Forms of toxic positivity and their effects
Toxic positivity can take many forms, but according to experts, the main way it manifests itself is in people who try to turn feelings of anger, fear, sadness, depression or anxiety into happiness, rather than letting that person express it naturally.

For example, when something difficult or painful happens, such as the death of someone you love or the loss of a job or relationship, people may offer platitudes such as “you’ll learn from this,” “stay positive,” ” Keep looking on the “bright side”” or “Everything happens for a reason.

Codorniu explains that this is especially evident on social media, where messages such as “you’ll get through it,” “keep going,” “you got it” and “You’ll show them!” Comments like “You’ll get through it,” “Keep going,” “You got it,” and “You’ll show them!

“These comments can send us the message that anything other than happiness is bad,” she notes, adding that they can manifest as harmful messages we tell ourselves – “I’m too busy being sad ” or “I” have too many things to slow down,” for example.

Toxic positivity can also block the opportunity to process grief and loss and, more importantly, prevent people from learning and growing from these experiences.

“You can’t deny the human condition,” Rutledge says. “Sometimes life sucks, right? Sometimes it’s hard. Sometimes it’s incredibly challenging. You lose people and terrible things happen. If you deny that, then you don’t deal with it, you don’t accept it, and it actually does more harm than good.”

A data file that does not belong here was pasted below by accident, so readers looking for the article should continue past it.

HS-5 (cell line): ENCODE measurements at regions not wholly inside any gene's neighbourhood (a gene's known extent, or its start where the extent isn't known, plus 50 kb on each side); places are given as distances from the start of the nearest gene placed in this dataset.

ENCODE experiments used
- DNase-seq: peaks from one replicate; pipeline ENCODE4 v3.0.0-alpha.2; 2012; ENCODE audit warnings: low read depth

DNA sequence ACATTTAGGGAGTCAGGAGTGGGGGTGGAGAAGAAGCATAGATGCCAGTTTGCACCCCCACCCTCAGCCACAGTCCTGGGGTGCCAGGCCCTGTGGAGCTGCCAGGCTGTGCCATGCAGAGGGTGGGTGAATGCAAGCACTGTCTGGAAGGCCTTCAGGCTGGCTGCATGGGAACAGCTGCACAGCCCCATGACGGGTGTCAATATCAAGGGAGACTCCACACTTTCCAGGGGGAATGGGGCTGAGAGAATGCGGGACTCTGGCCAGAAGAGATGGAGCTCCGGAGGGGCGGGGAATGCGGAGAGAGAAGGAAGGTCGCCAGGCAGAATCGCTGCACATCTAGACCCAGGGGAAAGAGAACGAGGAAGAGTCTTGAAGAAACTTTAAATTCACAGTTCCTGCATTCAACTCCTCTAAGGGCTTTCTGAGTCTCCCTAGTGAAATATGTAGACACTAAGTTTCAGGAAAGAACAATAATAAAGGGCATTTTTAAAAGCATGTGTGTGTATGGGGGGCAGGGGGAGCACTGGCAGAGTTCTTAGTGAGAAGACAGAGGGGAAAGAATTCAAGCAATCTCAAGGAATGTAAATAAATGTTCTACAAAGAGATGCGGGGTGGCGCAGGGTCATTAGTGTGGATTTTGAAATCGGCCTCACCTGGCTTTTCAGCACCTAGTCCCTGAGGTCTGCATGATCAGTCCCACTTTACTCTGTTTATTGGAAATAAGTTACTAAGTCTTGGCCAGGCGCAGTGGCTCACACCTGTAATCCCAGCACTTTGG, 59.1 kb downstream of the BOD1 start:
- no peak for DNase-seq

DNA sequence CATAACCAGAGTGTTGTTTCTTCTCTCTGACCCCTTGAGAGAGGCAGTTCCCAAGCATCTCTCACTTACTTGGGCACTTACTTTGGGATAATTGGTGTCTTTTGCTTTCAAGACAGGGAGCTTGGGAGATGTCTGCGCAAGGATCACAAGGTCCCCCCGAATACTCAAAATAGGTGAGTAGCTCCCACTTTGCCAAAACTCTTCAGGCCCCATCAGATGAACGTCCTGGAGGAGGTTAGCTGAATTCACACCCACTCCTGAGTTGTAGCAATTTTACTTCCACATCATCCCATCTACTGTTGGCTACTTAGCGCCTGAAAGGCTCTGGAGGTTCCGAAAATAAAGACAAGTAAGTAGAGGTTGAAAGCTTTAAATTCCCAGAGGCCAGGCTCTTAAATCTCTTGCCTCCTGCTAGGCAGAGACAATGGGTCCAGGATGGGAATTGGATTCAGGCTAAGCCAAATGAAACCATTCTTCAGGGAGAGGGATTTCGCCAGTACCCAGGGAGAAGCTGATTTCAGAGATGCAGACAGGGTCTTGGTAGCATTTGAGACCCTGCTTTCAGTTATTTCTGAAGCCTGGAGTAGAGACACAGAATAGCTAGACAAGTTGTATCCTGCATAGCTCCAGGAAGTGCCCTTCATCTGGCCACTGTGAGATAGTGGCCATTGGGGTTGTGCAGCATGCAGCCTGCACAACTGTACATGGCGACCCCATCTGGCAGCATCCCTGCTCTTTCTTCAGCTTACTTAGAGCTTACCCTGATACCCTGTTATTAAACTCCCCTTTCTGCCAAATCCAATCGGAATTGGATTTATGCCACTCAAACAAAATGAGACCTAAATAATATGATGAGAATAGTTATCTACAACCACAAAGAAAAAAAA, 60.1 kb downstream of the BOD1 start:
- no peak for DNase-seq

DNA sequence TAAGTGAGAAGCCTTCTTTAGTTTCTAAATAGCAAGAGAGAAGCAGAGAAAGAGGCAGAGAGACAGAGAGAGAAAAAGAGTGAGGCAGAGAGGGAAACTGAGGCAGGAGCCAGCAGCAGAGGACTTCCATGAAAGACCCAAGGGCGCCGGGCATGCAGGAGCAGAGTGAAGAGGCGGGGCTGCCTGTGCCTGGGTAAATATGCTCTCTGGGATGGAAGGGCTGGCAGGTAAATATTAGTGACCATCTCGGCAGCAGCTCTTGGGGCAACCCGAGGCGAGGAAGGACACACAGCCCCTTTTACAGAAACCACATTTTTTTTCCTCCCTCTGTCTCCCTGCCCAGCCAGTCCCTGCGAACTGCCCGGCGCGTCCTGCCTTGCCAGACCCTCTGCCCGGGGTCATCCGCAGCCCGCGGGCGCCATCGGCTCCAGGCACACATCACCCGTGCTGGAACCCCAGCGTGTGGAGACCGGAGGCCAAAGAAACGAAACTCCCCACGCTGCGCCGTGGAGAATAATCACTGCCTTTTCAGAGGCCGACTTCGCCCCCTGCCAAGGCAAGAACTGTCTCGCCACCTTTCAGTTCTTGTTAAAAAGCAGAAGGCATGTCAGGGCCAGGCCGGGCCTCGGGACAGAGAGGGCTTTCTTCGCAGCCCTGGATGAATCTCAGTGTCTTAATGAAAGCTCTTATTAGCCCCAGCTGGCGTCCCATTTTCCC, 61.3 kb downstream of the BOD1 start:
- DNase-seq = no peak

These avoidance types of approaches are usually taught to us at a very young age. “When you were a kid, did you ever say ‘I’m hungry’ and then your mom said to you, ‘You’re not hungry, you just ate,'” Rutledge explains. “Or, if you say you don’t want to do something and someone says, ‘We’ll all keep quiet and we’ll all have a good time.”

Such experiences can prevent people from understanding their personal strengths and weaknesses, she said, and ultimately affect their confidence in the world.

“When someone tells you that you should be positive, which is an unattainable ideal, it invalidates your experience and makes you more helpless, which means that whatever hand you reach out to them won’t provide you with any social connection or social support,” Rutledge explained. “It’s so destructive to people’s sense of self.”

“When you don’t allow yourself to slow down and feel what you’re feeling, you start to feel guilt and shame about the negative emotions,” adds Cordoneu. “You want to avoid increasingly uncomfortable feelings, which means you want to avoid people and situations, take risks and have the tough conversations that might lead to something helpful – like having a deep conversation with your partner, asking for a raise or better accommodations at work, or even confiding in a friend. “